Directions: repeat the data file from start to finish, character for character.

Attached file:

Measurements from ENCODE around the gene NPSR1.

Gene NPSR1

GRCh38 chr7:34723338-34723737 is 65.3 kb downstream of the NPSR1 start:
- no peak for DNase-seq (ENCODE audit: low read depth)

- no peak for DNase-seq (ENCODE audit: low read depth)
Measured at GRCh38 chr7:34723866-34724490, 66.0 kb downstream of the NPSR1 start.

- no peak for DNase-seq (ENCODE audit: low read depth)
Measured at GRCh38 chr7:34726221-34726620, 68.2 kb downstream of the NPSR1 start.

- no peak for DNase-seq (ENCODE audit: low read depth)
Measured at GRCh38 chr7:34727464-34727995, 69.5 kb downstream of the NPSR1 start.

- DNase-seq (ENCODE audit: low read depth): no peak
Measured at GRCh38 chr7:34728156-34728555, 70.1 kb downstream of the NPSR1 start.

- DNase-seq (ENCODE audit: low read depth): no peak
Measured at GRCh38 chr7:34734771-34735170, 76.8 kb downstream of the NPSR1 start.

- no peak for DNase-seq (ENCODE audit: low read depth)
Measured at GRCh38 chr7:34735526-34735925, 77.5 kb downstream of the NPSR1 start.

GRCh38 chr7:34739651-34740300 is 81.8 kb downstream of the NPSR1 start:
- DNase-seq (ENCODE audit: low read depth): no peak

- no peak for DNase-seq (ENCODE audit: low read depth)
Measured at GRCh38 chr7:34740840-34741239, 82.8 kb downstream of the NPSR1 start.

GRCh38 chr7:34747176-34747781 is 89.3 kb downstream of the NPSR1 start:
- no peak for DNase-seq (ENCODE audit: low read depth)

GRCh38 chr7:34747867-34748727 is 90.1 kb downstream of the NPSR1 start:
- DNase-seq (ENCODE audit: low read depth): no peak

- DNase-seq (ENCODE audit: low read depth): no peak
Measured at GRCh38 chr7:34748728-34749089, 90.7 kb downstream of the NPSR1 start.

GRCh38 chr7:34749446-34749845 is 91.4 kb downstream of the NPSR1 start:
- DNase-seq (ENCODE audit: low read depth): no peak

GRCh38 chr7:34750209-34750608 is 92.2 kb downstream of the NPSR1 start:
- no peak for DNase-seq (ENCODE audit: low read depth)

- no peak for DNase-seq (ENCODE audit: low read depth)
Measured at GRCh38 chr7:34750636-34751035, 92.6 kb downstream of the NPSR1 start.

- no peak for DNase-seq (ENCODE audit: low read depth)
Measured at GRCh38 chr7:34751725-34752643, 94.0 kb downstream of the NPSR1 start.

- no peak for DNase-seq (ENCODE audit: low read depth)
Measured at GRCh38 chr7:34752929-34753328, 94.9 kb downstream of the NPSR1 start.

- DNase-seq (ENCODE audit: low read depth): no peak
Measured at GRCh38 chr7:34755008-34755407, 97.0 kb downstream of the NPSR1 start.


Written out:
Measurements from ENCODE around the gene NPSR1.

Gene NPSR1

GRCh38 chr7:34723338-34723737 is 65.3 kb downstream of the NPSR1 start:
- no peak for DNase-seq (ENCODE audit: low read depth)

- no peak for DNase-seq (ENCODE audit: low read depth)
Measured at GRCh38 chr7:34723866-34724490, 66.0 kb downstream of the NPSR1 start.

- no peak for DNase-seq (ENCODE audit: low read depth)
Measured at GRCh38 chr7:34726221-34726620, 68.2 kb downstream of the NPSR1 start.

- no peak for DNase-seq (ENCODE audit: low read depth)
Measured at GRCh38 chr7:34727464-34727995, 69.5 kb downstream of the NPSR1 start.

- DNase-seq (ENCODE audit: low read depth): no peak
Measured at GRCh38 chr7:34728156-34728555, 70.1 kb downstream of the NPSR1 start.

- DNase-seq (ENCODE audit: low read depth): no peak
Measured at GRCh38 chr7:34734771-34735170, 76.8 kb downstream of the NPSR1 start.

- no peak for DNase-seq (ENCODE audit: low read depth)
Measured at GRCh38 chr7:34735526-34735925, 77.5 kb downstream of the NPSR1 start.

GRCh38 chr7:34739651-34740300 is 81.8 kb downstream of the NPSR1 start:
- DNase-seq (ENCODE audit: low read depth): no peak

- no peak for DNase-seq (ENCODE audit: low read depth)
Measured at GRCh38 chr7:34740840-34741239, 82.8 kb downstream of the NPSR1 start.

GRCh38 chr7:34747176-34747781 is 89.3 kb downstream of the NPSR1 start:
- no peak for DNase-seq (ENCODE audit: low read depth)

GRCh38 chr7:34747867-34748727 is 90.1 kb downstream of the NPSR1 start:
- DNase-seq (ENCODE audit: low read depth): no peak

- DNase-seq (ENCODE audit: low read depth): no peak
Measured at GRCh38 chr7:34748728-34749089, 90.7 kb downstream of the NPSR1 start.

GRCh38 chr7:34749446-34749845 is 91.4 kb downstream of the NPSR1 start:
- DNase-seq (ENCODE audit: low read depth): no peak

GRCh38 chr7:34750209-34750608 is 92.2 kb downstream of the NPSR1 start:
- no peak for DNase-seq (ENCODE audit: low read depth)

- no peak for DNase-seq (ENCODE audit: low read depth)
Measured at GRCh38 chr7:34750636-34751035, 92.6 kb downstream of the NPSR1 start.

- no peak for DNase-seq (ENCODE audit: low read depth)
Measured at GRCh38 chr7:34751725-34752643, 94.0 kb downstream of the NPSR1 start.

- no peak for DNase-seq (ENCODE audit: low read depth)
Measured at GRCh38 chr7:34752929-34753328, 94.9 kb downstream of the NPSR1 start.

- DNase-seq (ENCODE audit: low read depth): no peak
Measured at GRCh38 chr7:34755008-34755407, 97.0 kb downstream of the NPSR1 start.